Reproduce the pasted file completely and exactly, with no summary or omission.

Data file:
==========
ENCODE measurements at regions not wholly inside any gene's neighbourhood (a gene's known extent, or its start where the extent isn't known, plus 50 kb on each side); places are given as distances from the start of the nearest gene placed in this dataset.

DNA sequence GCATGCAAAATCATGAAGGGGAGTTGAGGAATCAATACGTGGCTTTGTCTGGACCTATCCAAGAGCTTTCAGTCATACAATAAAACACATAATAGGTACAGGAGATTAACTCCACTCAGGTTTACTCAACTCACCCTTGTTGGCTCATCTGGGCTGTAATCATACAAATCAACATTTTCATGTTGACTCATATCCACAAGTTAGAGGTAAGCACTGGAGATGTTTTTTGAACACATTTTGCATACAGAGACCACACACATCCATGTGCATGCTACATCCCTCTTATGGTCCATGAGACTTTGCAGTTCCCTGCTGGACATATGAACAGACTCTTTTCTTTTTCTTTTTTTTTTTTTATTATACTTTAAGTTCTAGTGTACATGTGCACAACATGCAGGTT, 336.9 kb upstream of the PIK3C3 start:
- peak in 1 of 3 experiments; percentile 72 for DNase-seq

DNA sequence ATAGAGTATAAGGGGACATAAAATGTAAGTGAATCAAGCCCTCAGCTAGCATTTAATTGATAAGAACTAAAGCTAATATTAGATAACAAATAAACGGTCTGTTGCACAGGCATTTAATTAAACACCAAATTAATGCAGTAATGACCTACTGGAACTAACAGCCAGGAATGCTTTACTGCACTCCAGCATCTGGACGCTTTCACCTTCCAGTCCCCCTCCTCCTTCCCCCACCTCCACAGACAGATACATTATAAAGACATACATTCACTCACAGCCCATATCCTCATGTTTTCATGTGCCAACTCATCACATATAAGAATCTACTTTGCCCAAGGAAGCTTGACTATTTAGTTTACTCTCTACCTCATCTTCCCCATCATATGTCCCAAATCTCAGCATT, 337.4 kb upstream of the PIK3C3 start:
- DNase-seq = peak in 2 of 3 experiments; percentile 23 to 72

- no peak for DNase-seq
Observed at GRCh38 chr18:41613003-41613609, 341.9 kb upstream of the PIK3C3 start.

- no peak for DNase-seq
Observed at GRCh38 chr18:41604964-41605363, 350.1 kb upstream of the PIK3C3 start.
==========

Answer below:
ENCODE measurements at regions not wholly inside any gene's neighbourhood (a gene's known extent, or its start where the extent isn't known, plus 50 kb on each side); places are given as distances from the start of the nearest gene placed in this dataset.

DNA sequence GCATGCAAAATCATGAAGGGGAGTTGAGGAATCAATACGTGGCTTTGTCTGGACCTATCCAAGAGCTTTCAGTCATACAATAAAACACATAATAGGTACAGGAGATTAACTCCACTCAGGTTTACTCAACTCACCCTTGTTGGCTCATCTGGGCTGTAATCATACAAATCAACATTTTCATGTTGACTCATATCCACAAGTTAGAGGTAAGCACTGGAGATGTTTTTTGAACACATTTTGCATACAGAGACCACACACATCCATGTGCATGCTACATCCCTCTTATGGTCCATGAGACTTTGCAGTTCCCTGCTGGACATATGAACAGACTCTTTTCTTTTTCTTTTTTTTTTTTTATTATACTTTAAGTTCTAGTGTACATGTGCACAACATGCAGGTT, 336.9 kb upstream of the PIK3C3 start:
- peak in 1 of 3 experiments; percentile 72 for DNase-seq

DNA sequence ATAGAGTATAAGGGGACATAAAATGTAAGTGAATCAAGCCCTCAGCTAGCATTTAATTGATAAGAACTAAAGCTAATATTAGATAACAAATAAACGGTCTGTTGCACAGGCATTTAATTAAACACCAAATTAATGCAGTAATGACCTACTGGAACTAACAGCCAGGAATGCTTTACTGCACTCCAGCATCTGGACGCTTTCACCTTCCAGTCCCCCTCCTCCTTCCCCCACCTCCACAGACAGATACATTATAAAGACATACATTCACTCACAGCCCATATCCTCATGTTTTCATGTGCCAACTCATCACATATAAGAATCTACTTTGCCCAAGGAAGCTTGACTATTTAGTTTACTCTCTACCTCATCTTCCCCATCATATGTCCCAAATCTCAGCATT, 337.4 kb upstream of the PIK3C3 start:
- DNase-seq = peak in 2 of 3 experiments; percentile 23 to 72

- no peak for DNase-seq
Observed at GRCh38 chr18:41613003-41613609, 341.9 kb upstream of the PIK3C3 start.

- no peak for DNase-seq
Observed at GRCh38 chr18:41604964-41605363, 350.1 kb upstream of the PIK3C3 start.